The role of thymoquinone, a major constituent of Nigella sativa, in the treatment of inflammatory and infectious diseases
First published: 23 July 2021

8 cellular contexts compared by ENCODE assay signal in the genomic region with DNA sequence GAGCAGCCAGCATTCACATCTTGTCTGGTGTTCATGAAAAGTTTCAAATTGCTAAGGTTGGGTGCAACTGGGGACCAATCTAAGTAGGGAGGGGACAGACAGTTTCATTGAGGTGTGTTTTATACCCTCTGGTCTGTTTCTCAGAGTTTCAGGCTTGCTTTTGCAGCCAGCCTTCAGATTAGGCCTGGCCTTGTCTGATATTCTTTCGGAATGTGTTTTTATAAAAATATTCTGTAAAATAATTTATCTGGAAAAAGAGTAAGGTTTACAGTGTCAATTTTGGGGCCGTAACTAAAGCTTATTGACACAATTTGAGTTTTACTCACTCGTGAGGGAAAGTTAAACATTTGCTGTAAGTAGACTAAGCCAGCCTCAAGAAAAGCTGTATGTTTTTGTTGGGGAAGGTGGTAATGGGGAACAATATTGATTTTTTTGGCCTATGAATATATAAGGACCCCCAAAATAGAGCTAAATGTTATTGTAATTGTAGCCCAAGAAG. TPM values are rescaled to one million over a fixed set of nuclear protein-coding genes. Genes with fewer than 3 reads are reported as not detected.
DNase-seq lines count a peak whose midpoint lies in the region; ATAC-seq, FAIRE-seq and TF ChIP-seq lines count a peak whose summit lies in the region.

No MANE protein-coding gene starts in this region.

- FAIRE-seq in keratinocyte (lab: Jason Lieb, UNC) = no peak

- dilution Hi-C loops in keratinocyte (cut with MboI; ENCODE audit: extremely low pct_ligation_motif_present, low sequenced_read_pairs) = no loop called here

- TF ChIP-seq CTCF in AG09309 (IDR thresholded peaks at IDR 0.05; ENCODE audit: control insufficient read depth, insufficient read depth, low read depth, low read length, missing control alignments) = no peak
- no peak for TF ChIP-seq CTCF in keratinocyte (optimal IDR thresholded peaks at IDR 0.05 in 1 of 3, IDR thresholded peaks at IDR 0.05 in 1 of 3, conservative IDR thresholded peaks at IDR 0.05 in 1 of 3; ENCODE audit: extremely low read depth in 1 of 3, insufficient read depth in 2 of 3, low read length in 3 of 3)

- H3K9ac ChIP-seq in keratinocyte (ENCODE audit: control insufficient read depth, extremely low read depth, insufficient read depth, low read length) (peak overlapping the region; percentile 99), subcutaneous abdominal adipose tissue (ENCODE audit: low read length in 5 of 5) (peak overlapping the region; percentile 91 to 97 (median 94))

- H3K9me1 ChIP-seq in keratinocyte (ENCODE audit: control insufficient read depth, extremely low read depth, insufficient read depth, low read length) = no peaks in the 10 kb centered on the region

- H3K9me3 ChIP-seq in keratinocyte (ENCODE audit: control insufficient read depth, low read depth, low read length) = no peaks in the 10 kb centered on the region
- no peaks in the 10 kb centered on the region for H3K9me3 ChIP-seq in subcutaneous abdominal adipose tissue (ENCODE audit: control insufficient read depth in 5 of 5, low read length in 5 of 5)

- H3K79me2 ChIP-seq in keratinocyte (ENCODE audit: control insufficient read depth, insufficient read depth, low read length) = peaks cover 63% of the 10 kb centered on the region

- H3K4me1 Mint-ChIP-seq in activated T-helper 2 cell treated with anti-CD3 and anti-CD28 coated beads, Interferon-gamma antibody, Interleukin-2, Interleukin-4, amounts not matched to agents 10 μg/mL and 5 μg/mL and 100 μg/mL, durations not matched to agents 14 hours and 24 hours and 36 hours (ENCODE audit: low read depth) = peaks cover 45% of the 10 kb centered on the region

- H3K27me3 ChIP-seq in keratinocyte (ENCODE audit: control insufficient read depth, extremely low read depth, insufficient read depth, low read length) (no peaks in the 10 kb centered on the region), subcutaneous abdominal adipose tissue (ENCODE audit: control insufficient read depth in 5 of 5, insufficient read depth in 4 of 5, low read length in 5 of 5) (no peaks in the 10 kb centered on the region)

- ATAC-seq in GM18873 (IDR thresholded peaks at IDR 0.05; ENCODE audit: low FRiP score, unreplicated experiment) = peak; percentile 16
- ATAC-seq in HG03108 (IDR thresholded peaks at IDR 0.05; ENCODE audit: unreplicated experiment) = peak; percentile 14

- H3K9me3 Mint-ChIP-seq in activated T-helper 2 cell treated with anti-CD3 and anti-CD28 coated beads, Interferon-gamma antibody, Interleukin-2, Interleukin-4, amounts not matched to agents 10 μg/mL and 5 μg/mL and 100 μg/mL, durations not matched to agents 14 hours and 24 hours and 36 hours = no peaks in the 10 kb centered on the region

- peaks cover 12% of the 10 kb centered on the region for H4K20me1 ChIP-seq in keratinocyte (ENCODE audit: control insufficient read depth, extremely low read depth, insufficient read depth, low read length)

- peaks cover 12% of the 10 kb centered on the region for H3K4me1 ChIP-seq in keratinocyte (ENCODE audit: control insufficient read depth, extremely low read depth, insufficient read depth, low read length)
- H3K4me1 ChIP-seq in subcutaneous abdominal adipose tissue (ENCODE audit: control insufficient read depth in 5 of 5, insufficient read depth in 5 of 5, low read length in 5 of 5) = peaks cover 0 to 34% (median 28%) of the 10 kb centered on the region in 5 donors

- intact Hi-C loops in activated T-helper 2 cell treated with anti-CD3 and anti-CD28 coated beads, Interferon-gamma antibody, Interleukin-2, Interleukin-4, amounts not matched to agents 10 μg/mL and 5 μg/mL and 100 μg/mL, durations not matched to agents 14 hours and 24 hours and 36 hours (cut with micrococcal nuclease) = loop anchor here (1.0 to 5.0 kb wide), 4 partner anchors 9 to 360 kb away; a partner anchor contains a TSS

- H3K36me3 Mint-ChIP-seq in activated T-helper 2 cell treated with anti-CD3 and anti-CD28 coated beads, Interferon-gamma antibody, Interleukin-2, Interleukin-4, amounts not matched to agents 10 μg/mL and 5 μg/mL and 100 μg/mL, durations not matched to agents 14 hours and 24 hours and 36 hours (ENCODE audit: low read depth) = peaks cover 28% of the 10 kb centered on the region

Nigella sativa (N. sativa) is an annual flowering plant that has been used as a traditional remedy for many centuries. The seed possesses a large variety of compounds with thymoquinone (TQ) considered its major but not sole bioactive constituent. Supercritical fluid extraction, geographical location, and oxidative status of N. sativa produces the highest yield of essential oil content including TQ. Thymoquinone is lipophilic, heat and light sensitive with low oral bioavailability and rapid elimination that have significantly inhibited its pharmacological development. Novel developments in nanoparticulate-based oral administration, nasal spray and transdermal delivery may allow the clinical development of N. sativa and TQ as therapeutic agents. Animal and human studies indicate a potential role of N. sativa seed oil and TQ for a diverse range of disease processes including hypertension, dyslipidaemia, type 2 diabetes mellitus, arthritis, asthma, bacterial and viral infections, neurological and dermatological disorders, as it belongs to the group of pan-assay interference compounds. This review outlines the pharmacological properties of N. sativa and TQ and their potential wide application for a large variety of human diseases. The paper will focus on recent studies of the anti-inflammatory and antiviral properties that make N. sativa and TQ promising therapeutic agents targeting contemporary inflammatory and infectious diseases including Covid 19.